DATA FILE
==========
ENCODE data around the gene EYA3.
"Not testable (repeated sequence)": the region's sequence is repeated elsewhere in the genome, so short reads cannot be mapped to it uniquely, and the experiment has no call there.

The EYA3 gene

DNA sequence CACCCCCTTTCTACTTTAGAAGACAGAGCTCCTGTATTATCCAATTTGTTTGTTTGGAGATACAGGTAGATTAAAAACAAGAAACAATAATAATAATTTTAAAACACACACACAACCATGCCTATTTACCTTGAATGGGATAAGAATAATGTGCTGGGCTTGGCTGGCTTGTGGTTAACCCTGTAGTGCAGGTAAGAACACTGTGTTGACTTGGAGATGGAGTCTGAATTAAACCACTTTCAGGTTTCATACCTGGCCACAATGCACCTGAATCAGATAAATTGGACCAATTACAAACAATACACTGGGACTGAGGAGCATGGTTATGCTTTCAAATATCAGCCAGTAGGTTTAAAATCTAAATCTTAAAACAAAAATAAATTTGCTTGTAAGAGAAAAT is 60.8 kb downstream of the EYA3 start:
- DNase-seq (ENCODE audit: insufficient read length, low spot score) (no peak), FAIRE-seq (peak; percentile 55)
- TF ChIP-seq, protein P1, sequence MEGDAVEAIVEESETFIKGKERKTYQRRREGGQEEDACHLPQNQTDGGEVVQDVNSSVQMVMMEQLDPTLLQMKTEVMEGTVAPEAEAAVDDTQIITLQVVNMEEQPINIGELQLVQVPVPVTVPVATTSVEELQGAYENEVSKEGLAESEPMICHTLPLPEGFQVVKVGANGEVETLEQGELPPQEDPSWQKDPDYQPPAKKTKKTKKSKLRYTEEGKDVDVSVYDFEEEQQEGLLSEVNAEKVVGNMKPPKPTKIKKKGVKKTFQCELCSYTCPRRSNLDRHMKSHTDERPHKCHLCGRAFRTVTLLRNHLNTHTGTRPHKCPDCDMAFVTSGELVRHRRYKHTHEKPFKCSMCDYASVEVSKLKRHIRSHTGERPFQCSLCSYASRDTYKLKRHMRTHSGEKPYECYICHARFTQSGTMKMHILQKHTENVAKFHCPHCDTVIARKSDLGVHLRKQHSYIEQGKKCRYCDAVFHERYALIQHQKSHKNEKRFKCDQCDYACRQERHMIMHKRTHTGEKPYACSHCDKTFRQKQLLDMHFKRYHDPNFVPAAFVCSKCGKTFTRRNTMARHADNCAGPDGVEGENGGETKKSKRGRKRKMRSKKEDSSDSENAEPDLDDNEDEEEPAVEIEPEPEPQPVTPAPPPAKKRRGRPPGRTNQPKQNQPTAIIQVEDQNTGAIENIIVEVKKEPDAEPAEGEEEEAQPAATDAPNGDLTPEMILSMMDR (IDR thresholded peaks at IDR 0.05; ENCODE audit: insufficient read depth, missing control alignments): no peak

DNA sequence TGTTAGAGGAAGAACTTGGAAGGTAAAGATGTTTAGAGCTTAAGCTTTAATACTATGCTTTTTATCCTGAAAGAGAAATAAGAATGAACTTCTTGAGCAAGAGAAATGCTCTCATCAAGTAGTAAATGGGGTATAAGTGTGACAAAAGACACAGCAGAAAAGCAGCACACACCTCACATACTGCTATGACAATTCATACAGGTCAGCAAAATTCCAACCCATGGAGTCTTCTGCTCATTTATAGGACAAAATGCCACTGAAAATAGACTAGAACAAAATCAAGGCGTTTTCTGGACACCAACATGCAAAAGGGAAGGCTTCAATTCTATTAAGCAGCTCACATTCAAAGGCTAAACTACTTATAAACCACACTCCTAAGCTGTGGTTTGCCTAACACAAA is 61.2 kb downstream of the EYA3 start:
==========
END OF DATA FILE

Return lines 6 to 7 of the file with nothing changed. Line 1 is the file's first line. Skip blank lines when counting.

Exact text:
- TF ChIP-seq, protein P1, sequence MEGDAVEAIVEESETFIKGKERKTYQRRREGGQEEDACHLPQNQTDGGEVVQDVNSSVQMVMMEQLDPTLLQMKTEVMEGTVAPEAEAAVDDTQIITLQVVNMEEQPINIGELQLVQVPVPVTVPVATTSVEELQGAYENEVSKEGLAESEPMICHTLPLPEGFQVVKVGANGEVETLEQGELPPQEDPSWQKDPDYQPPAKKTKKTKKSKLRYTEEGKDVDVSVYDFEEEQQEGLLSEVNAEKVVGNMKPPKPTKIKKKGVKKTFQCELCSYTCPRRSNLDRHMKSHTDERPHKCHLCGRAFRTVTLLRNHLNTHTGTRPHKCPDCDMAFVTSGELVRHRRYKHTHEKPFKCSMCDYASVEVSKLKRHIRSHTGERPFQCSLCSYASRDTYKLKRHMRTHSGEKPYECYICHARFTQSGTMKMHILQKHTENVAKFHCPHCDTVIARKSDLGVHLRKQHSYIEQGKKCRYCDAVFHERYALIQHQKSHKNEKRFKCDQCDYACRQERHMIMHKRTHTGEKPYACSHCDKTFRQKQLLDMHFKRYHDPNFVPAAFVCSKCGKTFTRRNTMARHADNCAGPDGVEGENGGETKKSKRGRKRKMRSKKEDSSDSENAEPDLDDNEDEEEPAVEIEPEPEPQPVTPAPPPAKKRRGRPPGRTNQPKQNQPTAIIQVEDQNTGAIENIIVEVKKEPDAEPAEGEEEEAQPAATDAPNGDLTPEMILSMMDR (IDR thresholded peaks at IDR 0.05; ENCODE audit: insufficient read depth, missing control alignments): no peak

DNA sequence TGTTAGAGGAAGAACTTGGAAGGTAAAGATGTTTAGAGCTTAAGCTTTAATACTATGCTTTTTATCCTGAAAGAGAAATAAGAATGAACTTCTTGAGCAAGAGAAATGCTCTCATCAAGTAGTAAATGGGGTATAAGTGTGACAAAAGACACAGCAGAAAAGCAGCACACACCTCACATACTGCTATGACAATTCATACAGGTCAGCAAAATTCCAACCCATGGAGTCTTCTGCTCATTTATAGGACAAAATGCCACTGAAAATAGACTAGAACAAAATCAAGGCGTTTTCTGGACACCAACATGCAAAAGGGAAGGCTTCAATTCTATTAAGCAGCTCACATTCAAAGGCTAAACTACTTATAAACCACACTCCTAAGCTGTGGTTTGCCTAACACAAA is 61.2 kb downstream of the EYA3 start: